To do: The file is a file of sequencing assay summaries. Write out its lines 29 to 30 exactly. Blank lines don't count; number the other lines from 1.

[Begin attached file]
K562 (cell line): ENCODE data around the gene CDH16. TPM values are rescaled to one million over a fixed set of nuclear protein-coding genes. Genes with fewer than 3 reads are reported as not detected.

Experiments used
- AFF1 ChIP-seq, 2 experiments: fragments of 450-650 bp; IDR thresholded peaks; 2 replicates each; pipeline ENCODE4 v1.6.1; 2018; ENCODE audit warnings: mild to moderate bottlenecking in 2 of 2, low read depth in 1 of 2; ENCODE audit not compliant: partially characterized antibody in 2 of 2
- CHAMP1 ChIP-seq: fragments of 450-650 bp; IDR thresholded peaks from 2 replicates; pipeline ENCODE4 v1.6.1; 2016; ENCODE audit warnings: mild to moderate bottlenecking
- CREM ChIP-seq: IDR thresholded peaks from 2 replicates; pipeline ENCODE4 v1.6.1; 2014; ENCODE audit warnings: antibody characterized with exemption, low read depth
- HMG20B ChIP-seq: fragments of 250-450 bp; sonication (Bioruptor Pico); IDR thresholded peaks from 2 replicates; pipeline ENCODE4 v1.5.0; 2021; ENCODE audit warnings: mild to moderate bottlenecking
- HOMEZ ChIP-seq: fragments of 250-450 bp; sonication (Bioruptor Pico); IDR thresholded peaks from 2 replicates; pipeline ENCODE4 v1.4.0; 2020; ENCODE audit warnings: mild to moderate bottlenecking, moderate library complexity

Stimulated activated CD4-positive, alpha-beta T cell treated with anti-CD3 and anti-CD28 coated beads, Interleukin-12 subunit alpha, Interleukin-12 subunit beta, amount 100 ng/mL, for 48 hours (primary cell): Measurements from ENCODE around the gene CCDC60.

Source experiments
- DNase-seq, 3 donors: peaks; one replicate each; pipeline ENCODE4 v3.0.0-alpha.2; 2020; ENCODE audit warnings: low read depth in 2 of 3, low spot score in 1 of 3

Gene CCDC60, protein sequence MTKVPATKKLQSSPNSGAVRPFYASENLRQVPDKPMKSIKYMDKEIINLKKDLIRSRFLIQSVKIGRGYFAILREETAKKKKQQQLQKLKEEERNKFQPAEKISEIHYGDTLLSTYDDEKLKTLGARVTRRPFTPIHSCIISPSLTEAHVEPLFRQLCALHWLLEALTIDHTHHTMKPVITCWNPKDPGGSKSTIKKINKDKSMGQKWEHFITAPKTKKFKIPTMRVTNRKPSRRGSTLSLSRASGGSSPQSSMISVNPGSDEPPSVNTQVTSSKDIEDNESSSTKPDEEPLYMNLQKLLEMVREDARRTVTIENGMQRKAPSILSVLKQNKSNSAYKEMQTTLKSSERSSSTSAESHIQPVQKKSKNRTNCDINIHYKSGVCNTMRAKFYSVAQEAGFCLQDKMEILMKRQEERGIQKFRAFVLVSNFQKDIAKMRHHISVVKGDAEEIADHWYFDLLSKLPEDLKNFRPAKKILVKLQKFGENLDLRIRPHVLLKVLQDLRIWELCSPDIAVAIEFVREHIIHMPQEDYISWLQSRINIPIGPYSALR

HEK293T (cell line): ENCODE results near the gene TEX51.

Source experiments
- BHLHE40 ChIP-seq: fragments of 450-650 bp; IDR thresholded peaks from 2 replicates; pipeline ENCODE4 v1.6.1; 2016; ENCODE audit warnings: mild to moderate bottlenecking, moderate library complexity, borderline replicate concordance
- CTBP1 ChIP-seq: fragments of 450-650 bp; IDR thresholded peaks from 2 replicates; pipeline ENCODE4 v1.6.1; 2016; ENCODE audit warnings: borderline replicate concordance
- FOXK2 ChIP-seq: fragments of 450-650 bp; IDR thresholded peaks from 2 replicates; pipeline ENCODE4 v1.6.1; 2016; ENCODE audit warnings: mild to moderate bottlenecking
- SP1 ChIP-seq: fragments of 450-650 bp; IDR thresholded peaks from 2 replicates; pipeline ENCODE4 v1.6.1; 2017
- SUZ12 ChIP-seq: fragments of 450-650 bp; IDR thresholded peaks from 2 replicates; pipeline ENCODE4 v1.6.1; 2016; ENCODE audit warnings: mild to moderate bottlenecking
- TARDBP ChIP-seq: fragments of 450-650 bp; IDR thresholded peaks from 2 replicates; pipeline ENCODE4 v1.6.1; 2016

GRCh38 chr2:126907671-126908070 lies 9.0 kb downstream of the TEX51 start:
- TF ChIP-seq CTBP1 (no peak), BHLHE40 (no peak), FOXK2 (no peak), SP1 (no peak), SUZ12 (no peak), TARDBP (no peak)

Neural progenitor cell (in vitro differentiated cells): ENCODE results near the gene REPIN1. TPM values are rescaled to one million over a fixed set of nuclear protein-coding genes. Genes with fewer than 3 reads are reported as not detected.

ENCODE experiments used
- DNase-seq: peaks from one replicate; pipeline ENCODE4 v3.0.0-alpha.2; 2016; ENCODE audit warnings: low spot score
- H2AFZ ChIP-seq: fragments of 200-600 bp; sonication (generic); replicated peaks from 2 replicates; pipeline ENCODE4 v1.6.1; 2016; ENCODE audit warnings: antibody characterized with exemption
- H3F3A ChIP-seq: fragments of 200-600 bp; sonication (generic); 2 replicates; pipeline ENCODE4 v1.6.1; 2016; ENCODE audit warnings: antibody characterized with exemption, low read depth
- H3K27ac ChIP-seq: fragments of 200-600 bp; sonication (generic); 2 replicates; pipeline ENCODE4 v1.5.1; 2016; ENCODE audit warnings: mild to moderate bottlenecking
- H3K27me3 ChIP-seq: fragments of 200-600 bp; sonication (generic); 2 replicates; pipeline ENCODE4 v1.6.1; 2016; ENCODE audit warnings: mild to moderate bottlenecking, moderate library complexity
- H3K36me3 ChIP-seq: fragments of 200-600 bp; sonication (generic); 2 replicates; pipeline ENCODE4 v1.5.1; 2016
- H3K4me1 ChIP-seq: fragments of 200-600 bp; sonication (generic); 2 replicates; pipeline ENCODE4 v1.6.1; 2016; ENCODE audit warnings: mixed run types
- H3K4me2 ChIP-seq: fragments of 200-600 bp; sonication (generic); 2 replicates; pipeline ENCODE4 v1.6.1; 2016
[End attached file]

- H3K36me3 ChIP-seq: fragments of 200-600 bp; sonication (generic); 2 replicates; pipeline ENCODE4 v1.5.1; 2016
- H3K4me1 ChIP-seq: fragments of 200-600 bp; sonication (generic); 2 replicates; pipeline ENCODE4 v1.6.1; 2016; ENCODE audit warnings: mixed run types